FILE - People bring their guns to exchange for money in Christchurch, New Zealand, July 13, 2019.
FILE - People bring their guns to exchange for money in Christchurch, New Zealand, July 13, 2019.

Gun owners in New Zealand turned in more than 10,000 firearms in a buyback program established after the country's worst mass shooting in modern history.

New Zealand banned most automatic and semi-automatic weapons after a gunman shot and killed 51 people and wounded scores more at two Christchurch mosques in March.

As of Sunday, 10,242 firearms had been surrendered since the program began last month. Another 1,269 have been handed in under an amnesty program that allows people to turn in their guns without any questions about how or when they obtained them, New Zealand police said Monday.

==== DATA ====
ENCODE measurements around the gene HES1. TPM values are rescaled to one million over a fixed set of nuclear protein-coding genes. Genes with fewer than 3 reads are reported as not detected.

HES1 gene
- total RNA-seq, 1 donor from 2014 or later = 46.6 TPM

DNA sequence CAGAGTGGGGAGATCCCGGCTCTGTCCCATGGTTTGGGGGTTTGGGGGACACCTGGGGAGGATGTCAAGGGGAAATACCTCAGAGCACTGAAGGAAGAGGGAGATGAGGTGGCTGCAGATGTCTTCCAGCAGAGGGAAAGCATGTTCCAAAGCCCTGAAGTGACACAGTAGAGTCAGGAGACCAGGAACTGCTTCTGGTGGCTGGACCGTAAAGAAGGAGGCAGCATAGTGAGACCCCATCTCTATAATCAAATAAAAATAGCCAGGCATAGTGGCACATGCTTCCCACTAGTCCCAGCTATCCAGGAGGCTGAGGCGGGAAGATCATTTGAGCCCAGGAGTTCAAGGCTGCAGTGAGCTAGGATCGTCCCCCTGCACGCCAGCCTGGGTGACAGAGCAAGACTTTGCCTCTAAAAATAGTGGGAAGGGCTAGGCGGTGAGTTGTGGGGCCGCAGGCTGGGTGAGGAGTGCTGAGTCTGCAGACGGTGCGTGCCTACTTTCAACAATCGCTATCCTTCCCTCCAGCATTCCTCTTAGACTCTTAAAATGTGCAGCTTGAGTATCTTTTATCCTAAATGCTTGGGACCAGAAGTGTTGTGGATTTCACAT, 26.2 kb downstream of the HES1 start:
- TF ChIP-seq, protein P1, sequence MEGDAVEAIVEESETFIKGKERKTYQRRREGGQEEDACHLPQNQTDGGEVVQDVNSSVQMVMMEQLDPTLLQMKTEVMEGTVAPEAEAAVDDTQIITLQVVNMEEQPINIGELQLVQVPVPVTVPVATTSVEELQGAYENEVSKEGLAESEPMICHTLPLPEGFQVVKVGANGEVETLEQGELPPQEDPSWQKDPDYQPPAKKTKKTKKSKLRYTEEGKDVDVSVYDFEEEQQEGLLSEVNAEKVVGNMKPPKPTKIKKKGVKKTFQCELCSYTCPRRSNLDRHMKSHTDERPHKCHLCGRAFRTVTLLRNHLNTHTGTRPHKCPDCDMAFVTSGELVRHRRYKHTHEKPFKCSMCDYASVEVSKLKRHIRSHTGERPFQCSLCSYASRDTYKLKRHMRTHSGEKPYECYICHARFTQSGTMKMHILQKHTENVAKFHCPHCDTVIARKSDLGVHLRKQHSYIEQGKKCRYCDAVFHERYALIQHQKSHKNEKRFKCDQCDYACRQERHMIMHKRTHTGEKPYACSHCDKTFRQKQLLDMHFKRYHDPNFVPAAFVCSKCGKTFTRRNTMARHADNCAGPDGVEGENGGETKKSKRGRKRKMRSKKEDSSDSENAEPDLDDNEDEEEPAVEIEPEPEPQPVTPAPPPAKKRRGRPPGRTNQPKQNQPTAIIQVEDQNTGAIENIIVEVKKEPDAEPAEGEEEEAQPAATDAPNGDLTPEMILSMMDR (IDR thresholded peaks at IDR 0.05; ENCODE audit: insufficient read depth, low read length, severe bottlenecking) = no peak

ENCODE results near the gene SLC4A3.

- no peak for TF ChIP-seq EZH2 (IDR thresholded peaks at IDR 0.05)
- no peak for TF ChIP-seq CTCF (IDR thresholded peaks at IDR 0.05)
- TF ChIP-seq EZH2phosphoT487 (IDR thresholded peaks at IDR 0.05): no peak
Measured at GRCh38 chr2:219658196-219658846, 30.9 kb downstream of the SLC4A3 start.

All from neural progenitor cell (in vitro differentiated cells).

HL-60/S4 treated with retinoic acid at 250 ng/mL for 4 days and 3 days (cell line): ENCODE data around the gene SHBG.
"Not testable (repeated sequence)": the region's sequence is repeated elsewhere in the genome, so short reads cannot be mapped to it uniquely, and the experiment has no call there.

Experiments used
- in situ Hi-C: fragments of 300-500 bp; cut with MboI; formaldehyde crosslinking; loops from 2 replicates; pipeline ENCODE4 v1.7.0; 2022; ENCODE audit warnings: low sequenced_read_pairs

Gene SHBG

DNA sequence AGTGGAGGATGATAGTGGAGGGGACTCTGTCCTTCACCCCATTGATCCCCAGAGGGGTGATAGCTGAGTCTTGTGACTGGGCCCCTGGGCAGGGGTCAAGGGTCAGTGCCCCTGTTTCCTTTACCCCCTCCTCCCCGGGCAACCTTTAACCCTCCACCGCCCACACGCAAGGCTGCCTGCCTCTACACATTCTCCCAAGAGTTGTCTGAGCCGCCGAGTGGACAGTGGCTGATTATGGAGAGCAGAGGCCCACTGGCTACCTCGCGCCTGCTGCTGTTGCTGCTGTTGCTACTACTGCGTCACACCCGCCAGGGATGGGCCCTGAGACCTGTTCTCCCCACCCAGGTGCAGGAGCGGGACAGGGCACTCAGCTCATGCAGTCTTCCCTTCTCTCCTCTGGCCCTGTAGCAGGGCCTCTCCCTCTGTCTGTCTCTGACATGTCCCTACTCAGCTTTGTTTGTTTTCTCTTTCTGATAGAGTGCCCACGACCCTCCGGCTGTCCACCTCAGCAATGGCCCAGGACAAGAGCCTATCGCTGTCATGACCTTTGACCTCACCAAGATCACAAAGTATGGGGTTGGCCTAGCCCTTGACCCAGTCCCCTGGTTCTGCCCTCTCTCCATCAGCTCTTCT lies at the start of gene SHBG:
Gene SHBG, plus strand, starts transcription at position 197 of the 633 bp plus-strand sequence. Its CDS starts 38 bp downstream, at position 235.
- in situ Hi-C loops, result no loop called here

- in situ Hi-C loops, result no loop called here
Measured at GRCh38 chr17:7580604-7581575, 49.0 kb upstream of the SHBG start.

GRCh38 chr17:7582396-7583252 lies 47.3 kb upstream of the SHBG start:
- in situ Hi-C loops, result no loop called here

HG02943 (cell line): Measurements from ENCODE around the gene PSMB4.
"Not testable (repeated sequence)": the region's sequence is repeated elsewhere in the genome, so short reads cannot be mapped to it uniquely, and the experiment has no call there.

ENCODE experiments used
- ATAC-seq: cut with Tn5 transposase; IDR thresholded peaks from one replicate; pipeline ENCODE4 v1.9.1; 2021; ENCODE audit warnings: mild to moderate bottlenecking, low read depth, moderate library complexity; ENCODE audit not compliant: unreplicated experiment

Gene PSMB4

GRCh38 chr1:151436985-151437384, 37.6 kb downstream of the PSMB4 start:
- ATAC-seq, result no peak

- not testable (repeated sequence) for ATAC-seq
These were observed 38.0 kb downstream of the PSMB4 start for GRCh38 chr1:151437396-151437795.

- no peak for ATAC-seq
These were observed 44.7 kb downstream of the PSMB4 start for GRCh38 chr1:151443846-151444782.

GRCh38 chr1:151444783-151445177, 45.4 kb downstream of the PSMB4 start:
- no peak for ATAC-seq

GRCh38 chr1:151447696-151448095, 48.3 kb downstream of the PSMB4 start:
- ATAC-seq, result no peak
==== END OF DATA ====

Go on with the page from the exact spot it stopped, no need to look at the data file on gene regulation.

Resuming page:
The buyback program will continue until Dec. 20. 

New Zealand lawmakers vowed to toughen the country's gun laws after the shootings.

"On March 15, the nation witnessed a terrorist attack that demonstrated the weakness of New Zealand's gun laws," Prime Minister Jacinda Ardern said at the time. "The guns used in this attack had the power to shoot continuously. The times for the easy availability of these weapons must end. And today, they will."

A bill to ban semi-automatic weapons was introduced in parliament two weeks after the shooting. 

Australia also introduced a nationwide gun buyback program after a shooter killed 36 people in 1996. About 650,000 weapons were collected. It also banned semi-automatic and pump-action rifles and shotguns.

Since then, research has shown, Australia has had no mass shootings, and homicides and suicides by gun have both reduced dramatically.